Is the Pascal Mystery like an Onion?

Jim Consedine

I believe encountering the Pascal Mystery – the passion, death and resurrection of Jesus – is a similar process to the peeling of the onion. There is something about an onion that gives insight to this most central of Christian beliefs.

An onion is a very ordinary simple vegetable, common and accessible to all. It is simple in its structure. It has no flashy flowers like the showy geranium, no beguiling scent like the rose, no cluster of fruit like the potato. It is available to even the most humble person.

We commence preparation by clearing off its rough plain skin. As we begin to peel from the outside to access the inner core, our eyes become somewhat stung by the aroma. Indeed we can be quickly reduced to tears. Our whole being becomes affected as our emotions are brought into play to combat this effect. As we further peel back the layers, more and more of the juices attack our eyes. More and more we suffer by our action. However, we are motivated by the rewards for persistence which will come later with cooking and eating.

Finally, we access the very core of the onion where the most powerful aroma lies. From here, the maximum juice is sprayed around our faces. We are engaged completely for the moment in our encounter with it. Now the process is complete. With the onion spread out in parts before us, it is ready for its primary purposes: to provide food for our sustenance, to marinate our taste buds and to give us life-giving energy.

When we initially encounter the Pascal Mystery in our journey to Christ at its centre, we commence by peeling back some things which hinder our progress. We need to clear away the debris surrounding our lives. Inevitably, peeling back the layers of our own lives can sting us – one way or another. Reconciliation is the special sacramental rite available for such clearance.

As we peel back layer upon layer and enter more deeply into the Pascal Mystery, we can suffer in ways similar to Christ on his journey to Calvary and the Resurrection. It is a major paradox of Christian life that the more we engage with the Pascal Mystery and seek Christ, the greater the suffering can be.

After further peeling back things that impair our faith journey, we start getting near the centre of the Mystery where Christ is the epicenter around which all else circumnavigates. And just like getting to the centre of the onion, we can now engage the very core of the Pascal Mystery and experience the rich presence of Christ.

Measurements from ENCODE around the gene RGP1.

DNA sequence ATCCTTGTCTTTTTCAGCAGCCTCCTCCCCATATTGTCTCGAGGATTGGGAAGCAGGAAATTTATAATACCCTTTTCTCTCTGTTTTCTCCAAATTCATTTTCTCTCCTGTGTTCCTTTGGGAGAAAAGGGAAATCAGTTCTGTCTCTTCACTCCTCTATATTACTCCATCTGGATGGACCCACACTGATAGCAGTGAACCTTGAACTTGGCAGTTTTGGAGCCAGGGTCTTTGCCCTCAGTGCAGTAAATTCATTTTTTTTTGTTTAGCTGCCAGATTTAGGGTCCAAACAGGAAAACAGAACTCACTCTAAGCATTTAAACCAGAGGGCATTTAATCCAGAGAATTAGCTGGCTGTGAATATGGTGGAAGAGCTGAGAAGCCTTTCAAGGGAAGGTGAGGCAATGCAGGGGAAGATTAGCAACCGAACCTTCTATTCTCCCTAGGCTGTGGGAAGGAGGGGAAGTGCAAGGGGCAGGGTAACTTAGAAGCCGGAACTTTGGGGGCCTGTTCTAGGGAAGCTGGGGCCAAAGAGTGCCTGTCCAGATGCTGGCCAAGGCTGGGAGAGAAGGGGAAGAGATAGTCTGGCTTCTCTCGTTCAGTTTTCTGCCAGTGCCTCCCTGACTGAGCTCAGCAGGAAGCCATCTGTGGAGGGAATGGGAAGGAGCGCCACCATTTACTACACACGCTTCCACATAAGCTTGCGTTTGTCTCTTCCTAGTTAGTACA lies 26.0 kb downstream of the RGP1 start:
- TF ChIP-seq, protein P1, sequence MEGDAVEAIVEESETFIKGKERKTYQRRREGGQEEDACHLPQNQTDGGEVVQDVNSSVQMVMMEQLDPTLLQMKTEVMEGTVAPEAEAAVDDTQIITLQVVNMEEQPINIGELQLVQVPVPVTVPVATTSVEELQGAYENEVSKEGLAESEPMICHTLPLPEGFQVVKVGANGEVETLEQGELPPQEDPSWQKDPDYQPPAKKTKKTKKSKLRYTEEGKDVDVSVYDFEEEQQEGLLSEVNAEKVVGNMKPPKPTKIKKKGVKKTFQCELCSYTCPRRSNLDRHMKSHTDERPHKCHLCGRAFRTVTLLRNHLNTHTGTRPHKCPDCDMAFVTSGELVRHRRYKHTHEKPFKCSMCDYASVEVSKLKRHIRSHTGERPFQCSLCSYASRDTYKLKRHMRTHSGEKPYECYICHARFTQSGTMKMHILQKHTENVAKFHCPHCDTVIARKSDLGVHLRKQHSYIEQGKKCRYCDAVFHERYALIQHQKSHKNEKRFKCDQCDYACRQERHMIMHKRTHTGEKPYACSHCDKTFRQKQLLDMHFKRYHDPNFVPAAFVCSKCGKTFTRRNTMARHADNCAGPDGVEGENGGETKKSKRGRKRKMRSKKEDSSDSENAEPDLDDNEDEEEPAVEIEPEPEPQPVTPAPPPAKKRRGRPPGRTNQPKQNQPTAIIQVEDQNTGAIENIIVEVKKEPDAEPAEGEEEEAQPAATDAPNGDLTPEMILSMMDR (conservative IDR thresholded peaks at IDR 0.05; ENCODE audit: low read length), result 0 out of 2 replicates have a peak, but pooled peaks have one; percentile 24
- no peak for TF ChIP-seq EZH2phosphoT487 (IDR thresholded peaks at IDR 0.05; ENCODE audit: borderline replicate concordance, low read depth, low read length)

Here the aroma is rich and bountiful, even though it can still contain a sting. Being there is not all joy and light. Often the closer we get, the greater the suffering. How do we explain this? It reflects the fact that the Crucified Christ is still with us in our world and suffers in our needy neighbour. It is part of the Pascal Mystery to understand this dimension. Christ is still among us and still suffers 2000 years after Calvary. We still find Christ in refugee and squatter camps, in a million lonely flats in inner cities including our own, in thousands of hospitals and prisons. Wherever human beings suffer, Christ suffers.

The deeper we engage to ease that suffering, the more inextricably we are drawn into the Pascal Mystery. And the greater our own suffering can be. But it is not all struggle and hard work. There are other fruits to experience. There can be great joy at the heart of the Pascal Mystery, great inner peace and a sense of fulfillment. Indeed, all the fruits of the Spirit are available there in abundance. The Risen Christ rejoices wherever His Kingdom of love, justice and peace is lived in our time. And we can rejoice too.

Whenever people choose to live the Gospel seriously, to love their neighbor radically, to seek justice and reach out to the needy, there the Pascal Mystery is lived in our time in its fullest.

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